1 hour, 57 minutes
You wouldn't think it would be that hard to make a good "A-Team" movie. Get a few name stars willing to trade their integrity for some campy fun. Throw together a good, simple, helping-the-underdog script, and put some young work-horse director - a climber who can keep the fun but also do what they're told, and you've got it made.
Unfortunately, though the studio fulfilled the first requirement, they were seriously lacking on the other two. As a result, we get this week's version -- ridiculously complicated, completely unbelievable, and so crammed with non-stop, headache-inducing action, that you barely have time to catch your breath.
The story begins at some undetermined point in the past, in a dank warehouse somewhere in Mexico. Two thugs think they have the drop on their unnamed prisoner, but, of course, he has a plan. Col. Hannibal Smith always has a plan, a point the screenwriters felt was important to remind us of, giving poor Liam Neeson about 250 lines of dialogue including the word "plan." Elsewhere,
Bosco "B.A." Baracus is retrieving his beloved van from some nefarious characters and Lt. Templeton "Faceman" Peck is about to be set aflame by yet another set of villains, though these are more the jealous type, Face having been caught with the boss' wife.
This may seem like we're jumping in the middle of a typical "A-Team" adventure, but is, in reality, our origin story. Face and Hannibal are Army Rangers on a secret mission, Murdock is languishing, for some reason, in a Mexican asylum, and B.A. is a stranger, as the dialogue so cleverly informs us (to Hannibal: "I don't even know you, fool! I'm a complete stranger!").
Fate and the curious luck of the action hero bring these four together and, flash-forward eight years, they are the best secret counter-whatever team in the Army. Now in Iraq, they get tapped for one last job before being shipped home. It's at this point that the plot runs completely amok, and I pity the fool who tries to follow along.
There's a double and triple-crosses, globe-trotting adventure, prison breaks, and an elaborate scheme involving counterfeit $100 printing plates. On paper it probably sounded good, but with so many characters to keep track of, some barely mentioned until they show up half-way through the movie expecting to be recognized, and director Joe Carnahan's rapidly edited action scenes, that by the time the plan comes together, you're hopelessly lost. You can tell a script has gotten out of control when the characters have to stop every so often and tell each other what's going on.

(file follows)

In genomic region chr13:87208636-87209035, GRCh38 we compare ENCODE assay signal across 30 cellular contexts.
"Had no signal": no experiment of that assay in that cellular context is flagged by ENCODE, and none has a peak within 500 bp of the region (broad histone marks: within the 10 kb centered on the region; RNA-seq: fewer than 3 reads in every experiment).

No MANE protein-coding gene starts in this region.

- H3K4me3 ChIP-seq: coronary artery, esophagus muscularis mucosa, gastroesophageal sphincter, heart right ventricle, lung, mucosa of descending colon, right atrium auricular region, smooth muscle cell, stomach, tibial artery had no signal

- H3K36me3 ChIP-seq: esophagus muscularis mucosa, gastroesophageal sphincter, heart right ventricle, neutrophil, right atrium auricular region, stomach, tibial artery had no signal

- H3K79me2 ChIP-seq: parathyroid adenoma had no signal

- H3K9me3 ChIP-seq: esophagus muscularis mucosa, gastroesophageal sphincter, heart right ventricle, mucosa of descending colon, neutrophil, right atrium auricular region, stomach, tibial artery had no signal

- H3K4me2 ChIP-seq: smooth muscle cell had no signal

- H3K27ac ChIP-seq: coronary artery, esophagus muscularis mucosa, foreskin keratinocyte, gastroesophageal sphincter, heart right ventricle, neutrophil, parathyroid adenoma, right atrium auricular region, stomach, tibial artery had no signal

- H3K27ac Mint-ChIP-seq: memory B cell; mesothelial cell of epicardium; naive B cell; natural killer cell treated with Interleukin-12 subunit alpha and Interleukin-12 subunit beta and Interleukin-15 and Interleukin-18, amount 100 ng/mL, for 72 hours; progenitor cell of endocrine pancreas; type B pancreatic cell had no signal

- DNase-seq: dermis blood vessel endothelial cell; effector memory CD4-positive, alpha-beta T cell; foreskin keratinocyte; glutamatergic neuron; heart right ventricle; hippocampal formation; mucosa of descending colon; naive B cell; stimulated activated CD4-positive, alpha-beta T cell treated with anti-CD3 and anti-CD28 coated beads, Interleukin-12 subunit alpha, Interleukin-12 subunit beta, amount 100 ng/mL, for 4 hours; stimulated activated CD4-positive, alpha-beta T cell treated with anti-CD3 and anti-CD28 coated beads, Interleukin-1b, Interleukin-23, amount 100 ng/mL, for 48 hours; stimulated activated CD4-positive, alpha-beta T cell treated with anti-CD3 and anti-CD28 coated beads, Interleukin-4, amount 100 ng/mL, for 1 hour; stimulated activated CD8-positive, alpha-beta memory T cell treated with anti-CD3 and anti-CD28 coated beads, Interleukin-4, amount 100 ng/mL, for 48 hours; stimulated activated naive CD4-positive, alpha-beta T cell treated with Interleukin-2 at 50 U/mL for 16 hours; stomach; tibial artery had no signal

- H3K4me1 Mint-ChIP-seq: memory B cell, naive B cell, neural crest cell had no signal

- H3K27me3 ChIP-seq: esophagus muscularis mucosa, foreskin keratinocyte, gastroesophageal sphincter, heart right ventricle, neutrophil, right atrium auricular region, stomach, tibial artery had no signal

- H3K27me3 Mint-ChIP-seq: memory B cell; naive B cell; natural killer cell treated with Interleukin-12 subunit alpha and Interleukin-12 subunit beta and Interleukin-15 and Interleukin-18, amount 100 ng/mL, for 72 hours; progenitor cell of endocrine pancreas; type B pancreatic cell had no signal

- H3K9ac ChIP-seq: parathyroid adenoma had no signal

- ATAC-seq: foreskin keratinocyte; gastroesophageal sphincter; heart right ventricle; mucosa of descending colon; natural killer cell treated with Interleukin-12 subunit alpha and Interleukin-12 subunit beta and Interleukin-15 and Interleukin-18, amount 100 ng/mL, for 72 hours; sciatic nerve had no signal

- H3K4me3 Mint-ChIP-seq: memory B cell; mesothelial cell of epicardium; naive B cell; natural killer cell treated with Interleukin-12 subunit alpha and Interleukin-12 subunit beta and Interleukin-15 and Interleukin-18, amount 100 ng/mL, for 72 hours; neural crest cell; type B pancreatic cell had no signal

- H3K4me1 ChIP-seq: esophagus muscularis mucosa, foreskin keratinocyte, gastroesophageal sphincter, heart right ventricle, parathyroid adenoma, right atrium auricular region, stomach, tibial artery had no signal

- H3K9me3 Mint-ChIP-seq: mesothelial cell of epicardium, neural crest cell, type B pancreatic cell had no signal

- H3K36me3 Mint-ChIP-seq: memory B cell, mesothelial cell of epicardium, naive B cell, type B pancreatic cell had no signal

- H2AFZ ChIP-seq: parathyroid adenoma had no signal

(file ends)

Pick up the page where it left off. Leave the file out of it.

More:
As far as casts go, the producers of "The A-Team" could have done far worse. Bradley Cooper is just right as "Face" playing it snarky and flippant, all the while showing off his ripped abs. "District 9's" Sharlto Copely is similarly well cast as Murdock, getting the silly, madcap sense that Dwight Shultz brought to the original character. B.A. is played by Quinton "Rampage" Jackson, an "Ultimate Fighter," whatever that is. Jackson's not really an actor, but then neither was Mr. T, so it all works out.
The only iffy casting is Liam Neeson as Hannibal, but he keeps it light enough that you almost forget that this incredible actor is slumming in this silly action remake.
In supporting roles we have Patrick Wilson and Jessica Biel as competing special agents, and Brian Bloom, who appears to be mostly a TV and video game actor. Bloom, it's also interesting to note, gets a writing credit on "A-Team," so the blame belongs at least partly to him.
The biggest problem, I think, is director Joe Carnahan. His first major film, "Narc," suggested a director with great atmospheric sense and an ability to handle dark drama with a steady hand. His next major effort, "Smokin' Aces," was wildly out of control, but at least had flair. Now, with "A-Team," you get the sense that he doesn't really know how to deal with big action scenes or small fight scenes, for that matter. Everything is cut together so fast and furious that you never can tell where you are in the scene or get a clear sense of what's going on. To me that suggests a director with very little confidence. You look at really good action movies, like "The Matrix," for example, and you see directors who step back and actually let you take in the scene. They don't have to use the editing bay as a way to hide substandard choreography or poor staging.
A movie like "The A-Team" lives or dies on its action scenes, and I'd have to say Carnahan has effectively killed it.
At one point in the film, my wife leaned over and whispered, "This movie is a perfect male version of 'Sex and the City.'"
I see her point, but at least "A-Team" didn't have anything to offend me. That is, until right about the 100-minute mark. B.A. has, for no real reason, taken on a vow of non-violence, and has been struggling with that throughout the film.
As the climax is rapidly approaching, Hannibal, in his typical fatherly way, is talking him through the conflict to come. At this point, the screenwriters have the gall to use the words of Ghandi to justify violence, giving B.A. a clear conscience after he dispatches the bad guy.
First, this is a silly action movie -- we don't need B.A. Baracus to have a complicated character arc. And second, invoking the world's most celebrated non-aggressor to justify a particularly bone-crushing beat-down is pretty crass. Mostly, the "A-Team" is just a convoluted mess with clever casting, but even innocuous fun can turn ugly, it seems.
"The A-Team" is rated PG-13 for violence and language.
Chris Jenness is a freelance graphic designer, artist and movie buff who lives in Nikiski.
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